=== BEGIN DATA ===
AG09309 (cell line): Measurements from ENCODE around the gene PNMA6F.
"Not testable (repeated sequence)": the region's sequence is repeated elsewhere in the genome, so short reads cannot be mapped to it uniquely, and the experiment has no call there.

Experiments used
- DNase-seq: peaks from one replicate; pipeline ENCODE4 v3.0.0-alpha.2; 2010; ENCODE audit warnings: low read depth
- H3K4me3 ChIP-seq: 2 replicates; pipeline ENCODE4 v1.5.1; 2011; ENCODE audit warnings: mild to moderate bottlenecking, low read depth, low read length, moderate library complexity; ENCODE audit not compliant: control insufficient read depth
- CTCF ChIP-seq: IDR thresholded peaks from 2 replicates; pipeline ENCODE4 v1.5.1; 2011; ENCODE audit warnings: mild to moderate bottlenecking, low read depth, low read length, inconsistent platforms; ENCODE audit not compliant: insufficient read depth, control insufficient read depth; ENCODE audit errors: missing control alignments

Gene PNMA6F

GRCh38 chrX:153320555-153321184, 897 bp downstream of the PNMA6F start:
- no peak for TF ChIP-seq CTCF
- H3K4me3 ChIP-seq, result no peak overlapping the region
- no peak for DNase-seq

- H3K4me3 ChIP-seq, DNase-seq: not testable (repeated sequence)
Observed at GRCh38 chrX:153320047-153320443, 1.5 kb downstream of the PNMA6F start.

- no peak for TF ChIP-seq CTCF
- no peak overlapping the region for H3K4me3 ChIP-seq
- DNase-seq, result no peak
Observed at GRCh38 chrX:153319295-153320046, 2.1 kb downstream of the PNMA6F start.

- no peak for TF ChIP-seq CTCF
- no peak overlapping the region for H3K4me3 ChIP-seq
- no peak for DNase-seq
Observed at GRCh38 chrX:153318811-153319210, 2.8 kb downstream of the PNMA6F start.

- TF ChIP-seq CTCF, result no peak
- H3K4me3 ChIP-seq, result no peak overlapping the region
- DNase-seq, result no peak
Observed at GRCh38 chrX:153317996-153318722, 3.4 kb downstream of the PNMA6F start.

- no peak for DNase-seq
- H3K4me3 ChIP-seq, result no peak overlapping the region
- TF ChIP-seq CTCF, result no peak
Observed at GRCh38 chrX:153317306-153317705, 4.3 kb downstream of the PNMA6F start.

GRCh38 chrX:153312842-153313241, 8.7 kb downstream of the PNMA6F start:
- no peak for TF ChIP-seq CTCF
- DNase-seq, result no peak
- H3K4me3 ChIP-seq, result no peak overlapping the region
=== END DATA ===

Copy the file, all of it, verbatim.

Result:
AG09309 (cell line): Measurements from ENCODE around the gene PNMA6F.
"Not testable (repeated sequence)": the region's sequence is repeated elsewhere in the genome, so short reads cannot be mapped to it uniquely, and the experiment has no call there.

Experiments used
- DNase-seq: peaks from one replicate; pipeline ENCODE4 v3.0.0-alpha.2; 2010; ENCODE audit warnings: low read depth
- H3K4me3 ChIP-seq: 2 replicates; pipeline ENCODE4 v1.5.1; 2011; ENCODE audit warnings: mild to moderate bottlenecking, low read depth, low read length, moderate library complexity; ENCODE audit not compliant: control insufficient read depth
- CTCF ChIP-seq: IDR thresholded peaks from 2 replicates; pipeline ENCODE4 v1.5.1; 2011; ENCODE audit warnings: mild to moderate bottlenecking, low read depth, low read length, inconsistent platforms; ENCODE audit not compliant: insufficient read depth, control insufficient read depth; ENCODE audit errors: missing control alignments

Gene PNMA6F

GRCh38 chrX:153320555-153321184, 897 bp downstream of the PNMA6F start:
- no peak for TF ChIP-seq CTCF
- H3K4me3 ChIP-seq, result no peak overlapping the region
- no peak for DNase-seq

- H3K4me3 ChIP-seq, DNase-seq: not testable (repeated sequence)
Observed at GRCh38 chrX:153320047-153320443, 1.5 kb downstream of the PNMA6F start.

- no peak for TF ChIP-seq CTCF
- no peak overlapping the region for H3K4me3 ChIP-seq
- DNase-seq, result no peak
Observed at GRCh38 chrX:153319295-153320046, 2.1 kb downstream of the PNMA6F start.

- no peak for TF ChIP-seq CTCF
- no peak overlapping the region for H3K4me3 ChIP-seq
- no peak for DNase-seq
Observed at GRCh38 chrX:153318811-153319210, 2.8 kb downstream of the PNMA6F start.

- TF ChIP-seq CTCF, result no peak
- H3K4me3 ChIP-seq, result no peak overlapping the region
- DNase-seq, result no peak
Observed at GRCh38 chrX:153317996-153318722, 3.4 kb downstream of the PNMA6F start.

- no peak for DNase-seq
- H3K4me3 ChIP-seq, result no peak overlapping the region
- TF ChIP-seq CTCF, result no peak
Observed at GRCh38 chrX:153317306-153317705, 4.3 kb downstream of the PNMA6F start.

GRCh38 chrX:153312842-153313241, 8.7 kb downstream of the PNMA6F start:
- no peak for TF ChIP-seq CTCF
- DNase-seq, result no peak
- H3K4me3 ChIP-seq, result no peak overlapping the region